On Feb. 1, ATEC led a broad effort to get the new part 147 right. The council submitted comments to the FAA’s notice of proposed rulemaking (NPRM) and organized an industry-wide effort to demand a competency-based rule.
ATEC’s comments, developed by a working group of AMTS representatives, provided a roadmap that would allow institutions to tailor their programs while adhering to agency standards. “Industry has suffered the repercussions of an outdated rule for far too long,” the comments said. “[Aviation maintenance technician school] students have been forced to spend wasted effort and time learning antiquated skills, and industry has borne the cost. We desperately need a competency-based rule that gives educators flexibility to teach the future workforce the skills needed to support the ever-changing, technology-driven, dynamic aviation industry.” The comments also provided specific regulatory language to aid swift issuance of a final rule.
To further highlight the need for a competency-based rule, ATEC sought assistance from its industry allies. In a separate submission, 14 organizations decried the NPRM’s continued reliance on class time at the expense of technical capability.
“Put simply, the proposal would impose 20th century educational practices on a 21st century industry,” the group, which included Airlines for America, the Aeronautical Repair Station Association and a broad swath of aviation, maintenance and educational interests, said. “It maintains its predecessor’s antiquated concern with the time a student spends in a classroom seat rather than focusing on the skills he or she actually gains. A competency-based standard, free of defined schedules and specific hour requirements, will allow industry to transition away from seat time in favor of a structure that creates flexibility and allows students to progress as they demonstrate mastery of subject matter, regardless of time, place, or pace of learning.”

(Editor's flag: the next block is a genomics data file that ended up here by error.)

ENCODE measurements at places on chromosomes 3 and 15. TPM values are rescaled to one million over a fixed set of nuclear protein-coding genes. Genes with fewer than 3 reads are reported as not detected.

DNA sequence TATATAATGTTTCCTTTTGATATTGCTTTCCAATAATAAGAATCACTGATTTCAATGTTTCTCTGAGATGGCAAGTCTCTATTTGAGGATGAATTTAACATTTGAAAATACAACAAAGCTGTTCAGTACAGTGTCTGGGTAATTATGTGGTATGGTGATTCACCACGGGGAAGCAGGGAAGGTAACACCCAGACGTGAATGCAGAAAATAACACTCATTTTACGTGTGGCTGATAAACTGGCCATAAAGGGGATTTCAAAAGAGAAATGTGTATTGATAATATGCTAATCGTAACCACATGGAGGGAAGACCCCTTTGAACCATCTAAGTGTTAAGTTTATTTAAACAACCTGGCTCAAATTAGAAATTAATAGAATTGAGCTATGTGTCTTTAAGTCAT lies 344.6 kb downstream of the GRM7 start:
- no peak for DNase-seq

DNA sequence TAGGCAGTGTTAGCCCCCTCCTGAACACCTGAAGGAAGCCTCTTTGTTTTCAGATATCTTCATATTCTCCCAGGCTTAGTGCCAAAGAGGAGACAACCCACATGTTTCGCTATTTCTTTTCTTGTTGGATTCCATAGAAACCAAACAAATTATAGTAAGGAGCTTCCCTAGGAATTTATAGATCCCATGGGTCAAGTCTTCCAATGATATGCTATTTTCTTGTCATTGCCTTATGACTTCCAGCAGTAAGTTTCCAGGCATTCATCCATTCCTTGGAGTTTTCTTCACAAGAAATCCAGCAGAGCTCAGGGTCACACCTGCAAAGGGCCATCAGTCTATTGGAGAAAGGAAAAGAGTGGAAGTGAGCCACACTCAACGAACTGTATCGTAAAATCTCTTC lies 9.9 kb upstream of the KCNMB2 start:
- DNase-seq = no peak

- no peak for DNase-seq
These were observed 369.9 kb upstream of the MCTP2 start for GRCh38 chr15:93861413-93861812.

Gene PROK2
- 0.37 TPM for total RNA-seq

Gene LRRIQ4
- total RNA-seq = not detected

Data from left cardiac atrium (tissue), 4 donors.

While part 147 is the regulatory foundation for ATEC’s member institutions, the council- led effort serves a larger purpose. As its allies have recognized, getting the AMTS rule right means effective schools, competent students and a flourishing aviation community.
Stay tuned as ATEC continues to push for an efficient rulemaking process that culminates in the best possible rule.
To view the council’s comments, click here.
To view the combined industry comments, click here.
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